• In 1836 Sir Francis Bond Head became the new Governor. In that election year Head and his buddies threatened people to vote the “right” way.

  • Head won control of the elected assembly and gave economic control to the Merchants which led to an economic depression

Reform movement in lower canada
Reform Movement in Lower Canada the United States, his rebellion failed.

  • Joseph Papineau tried many ways to make the Legislative Assembly more powerful.

  • He would try to limit money given to the Executive Council for local enterprises, this upset the British

  • Papineau was so powerful within the legislative assembly that the governor dissolved it in 1823, which angered the French.

  • British Merchants in Lower Canada complain to London because they are not able to promote their self interest in the Legislative Assembly

  • As a result the British House of Commons begins to take a look at uniting the Lower and Upper Canada into one colony and eliminating the Quebec Act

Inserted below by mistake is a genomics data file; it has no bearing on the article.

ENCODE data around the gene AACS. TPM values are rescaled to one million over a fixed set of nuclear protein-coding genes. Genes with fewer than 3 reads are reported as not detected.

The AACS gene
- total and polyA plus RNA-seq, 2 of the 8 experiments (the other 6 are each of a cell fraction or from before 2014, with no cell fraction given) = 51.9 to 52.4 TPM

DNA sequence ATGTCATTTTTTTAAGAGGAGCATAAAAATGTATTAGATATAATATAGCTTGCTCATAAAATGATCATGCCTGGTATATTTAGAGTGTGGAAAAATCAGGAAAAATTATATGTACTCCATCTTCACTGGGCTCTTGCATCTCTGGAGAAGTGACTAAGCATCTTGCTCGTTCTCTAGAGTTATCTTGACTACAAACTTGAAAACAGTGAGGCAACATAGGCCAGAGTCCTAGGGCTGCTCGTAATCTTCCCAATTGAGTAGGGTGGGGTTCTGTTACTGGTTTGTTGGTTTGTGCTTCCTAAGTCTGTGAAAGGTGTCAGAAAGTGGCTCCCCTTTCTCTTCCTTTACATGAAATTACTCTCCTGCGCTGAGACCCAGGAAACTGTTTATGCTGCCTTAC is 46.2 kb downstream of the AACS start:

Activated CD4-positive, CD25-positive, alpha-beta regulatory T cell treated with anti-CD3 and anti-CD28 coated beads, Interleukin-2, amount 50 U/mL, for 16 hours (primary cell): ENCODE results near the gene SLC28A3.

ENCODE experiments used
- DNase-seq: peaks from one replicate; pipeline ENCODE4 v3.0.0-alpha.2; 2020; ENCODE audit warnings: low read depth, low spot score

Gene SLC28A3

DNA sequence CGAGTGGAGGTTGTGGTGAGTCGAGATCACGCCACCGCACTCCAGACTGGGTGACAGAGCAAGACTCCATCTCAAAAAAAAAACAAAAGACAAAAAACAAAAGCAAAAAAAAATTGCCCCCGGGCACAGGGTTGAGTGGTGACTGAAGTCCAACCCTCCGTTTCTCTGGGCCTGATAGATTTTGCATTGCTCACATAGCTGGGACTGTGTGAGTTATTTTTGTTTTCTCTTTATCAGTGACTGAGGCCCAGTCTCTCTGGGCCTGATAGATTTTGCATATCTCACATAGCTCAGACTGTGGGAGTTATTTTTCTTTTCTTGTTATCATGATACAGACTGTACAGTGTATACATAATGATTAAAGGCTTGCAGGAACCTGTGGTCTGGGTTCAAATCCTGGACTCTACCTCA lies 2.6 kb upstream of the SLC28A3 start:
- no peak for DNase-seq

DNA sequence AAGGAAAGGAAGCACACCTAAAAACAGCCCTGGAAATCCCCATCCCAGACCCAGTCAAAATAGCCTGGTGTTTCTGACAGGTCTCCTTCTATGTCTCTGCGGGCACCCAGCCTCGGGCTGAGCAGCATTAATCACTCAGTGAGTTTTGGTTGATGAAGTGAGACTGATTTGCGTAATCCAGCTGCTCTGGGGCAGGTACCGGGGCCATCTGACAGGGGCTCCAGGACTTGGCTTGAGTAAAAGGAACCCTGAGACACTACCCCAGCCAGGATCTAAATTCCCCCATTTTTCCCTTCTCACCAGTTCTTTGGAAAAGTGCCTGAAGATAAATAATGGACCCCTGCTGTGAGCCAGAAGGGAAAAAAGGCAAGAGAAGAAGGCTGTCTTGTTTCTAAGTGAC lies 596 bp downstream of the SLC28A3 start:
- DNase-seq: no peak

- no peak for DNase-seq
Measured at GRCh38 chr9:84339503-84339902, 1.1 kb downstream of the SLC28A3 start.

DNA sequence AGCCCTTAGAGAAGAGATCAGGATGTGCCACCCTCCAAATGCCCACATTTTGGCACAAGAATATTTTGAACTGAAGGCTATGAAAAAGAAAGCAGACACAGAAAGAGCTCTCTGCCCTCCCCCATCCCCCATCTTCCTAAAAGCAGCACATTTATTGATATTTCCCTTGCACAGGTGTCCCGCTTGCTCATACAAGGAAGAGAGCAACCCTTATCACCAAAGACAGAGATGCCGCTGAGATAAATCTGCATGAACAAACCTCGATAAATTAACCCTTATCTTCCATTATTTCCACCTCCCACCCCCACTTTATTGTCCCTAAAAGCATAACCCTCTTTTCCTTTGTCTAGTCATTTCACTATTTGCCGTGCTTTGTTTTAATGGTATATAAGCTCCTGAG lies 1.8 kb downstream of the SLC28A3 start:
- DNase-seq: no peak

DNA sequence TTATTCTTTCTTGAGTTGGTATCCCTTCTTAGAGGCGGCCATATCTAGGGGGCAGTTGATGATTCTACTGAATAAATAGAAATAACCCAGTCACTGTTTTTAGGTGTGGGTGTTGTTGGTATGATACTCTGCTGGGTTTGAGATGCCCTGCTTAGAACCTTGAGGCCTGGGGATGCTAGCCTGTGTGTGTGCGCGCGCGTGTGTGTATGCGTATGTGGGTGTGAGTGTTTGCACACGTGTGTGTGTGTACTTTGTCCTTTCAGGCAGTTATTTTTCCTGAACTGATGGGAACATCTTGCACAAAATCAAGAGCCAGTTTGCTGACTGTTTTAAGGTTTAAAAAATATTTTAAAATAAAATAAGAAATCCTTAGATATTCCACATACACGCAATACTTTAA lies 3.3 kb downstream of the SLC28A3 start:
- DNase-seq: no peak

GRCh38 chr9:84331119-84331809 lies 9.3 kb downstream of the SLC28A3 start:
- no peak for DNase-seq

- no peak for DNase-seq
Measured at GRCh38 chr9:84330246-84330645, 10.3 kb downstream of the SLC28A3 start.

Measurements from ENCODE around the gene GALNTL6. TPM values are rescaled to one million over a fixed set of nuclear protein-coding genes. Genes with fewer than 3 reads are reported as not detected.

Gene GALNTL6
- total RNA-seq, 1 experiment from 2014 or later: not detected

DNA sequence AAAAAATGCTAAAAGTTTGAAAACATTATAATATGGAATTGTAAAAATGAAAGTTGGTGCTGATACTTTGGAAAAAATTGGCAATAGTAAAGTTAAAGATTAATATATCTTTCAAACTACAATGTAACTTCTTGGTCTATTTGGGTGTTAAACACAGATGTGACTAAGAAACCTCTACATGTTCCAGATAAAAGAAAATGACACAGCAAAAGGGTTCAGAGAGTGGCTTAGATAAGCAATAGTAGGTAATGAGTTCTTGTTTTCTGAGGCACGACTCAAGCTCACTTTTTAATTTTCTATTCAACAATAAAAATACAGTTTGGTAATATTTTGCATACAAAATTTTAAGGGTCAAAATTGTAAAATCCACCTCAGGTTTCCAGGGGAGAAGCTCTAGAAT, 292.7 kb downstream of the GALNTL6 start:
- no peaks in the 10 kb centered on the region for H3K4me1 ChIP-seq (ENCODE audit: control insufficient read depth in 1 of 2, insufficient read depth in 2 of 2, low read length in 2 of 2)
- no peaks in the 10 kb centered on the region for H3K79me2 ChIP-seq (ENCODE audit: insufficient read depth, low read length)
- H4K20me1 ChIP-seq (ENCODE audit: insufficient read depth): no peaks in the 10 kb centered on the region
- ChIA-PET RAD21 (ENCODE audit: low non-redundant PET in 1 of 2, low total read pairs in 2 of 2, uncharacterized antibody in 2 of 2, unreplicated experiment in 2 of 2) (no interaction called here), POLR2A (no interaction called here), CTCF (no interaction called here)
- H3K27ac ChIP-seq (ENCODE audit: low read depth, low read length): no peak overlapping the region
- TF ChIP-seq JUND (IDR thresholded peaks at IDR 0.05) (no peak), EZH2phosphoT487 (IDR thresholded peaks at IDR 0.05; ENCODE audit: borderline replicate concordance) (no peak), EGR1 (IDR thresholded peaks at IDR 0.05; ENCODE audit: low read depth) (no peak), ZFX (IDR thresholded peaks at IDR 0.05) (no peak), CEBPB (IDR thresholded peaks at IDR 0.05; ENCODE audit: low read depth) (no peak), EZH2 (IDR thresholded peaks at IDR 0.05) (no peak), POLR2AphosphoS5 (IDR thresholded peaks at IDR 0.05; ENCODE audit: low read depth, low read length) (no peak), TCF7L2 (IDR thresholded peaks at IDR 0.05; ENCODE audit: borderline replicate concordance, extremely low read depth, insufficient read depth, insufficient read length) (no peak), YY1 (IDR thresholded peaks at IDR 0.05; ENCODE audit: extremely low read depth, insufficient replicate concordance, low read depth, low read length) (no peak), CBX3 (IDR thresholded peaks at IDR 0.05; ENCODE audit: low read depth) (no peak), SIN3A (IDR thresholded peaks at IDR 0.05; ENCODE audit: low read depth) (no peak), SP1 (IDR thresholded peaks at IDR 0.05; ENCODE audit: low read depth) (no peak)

• This would make the French a minority and would all but guarantee English domination

  • 1834 they are not able to promote their self interest in the Legislative AssemblyPapineau comes up with 92 resolutions which basically stated that the people were not happy with the oligarchy, they wanted more freedoms for the French and the Legislative Assembly to have more power.

  • The Governor Lord Russell came back with 10 Resolutions but they did not include a limit to the power of the Executive Council

  • As well they tried to bride Papineau with a position on the Executive Council

  • This infuriated they are not able to promote their self interest in the Legislative AssemblyPapineau who started a revolt as a result

  • He had to flee to the USA and the revolt failed

  • The Revolt in Lower Canada was primarily about French vs English.

Questions they are not able to promote their self interest in the Legislative Assembly

  • What were the similarities and differences between the grievances in Upper and Lower Canada?

  • What would have been the likely outcome had Upper and Lower Canada merged in 1823?

Rebellions of 1837 38
Rebellions of 1837 & 38 they are not able to promote their self interest in the Legislative Assembly

Lower Canada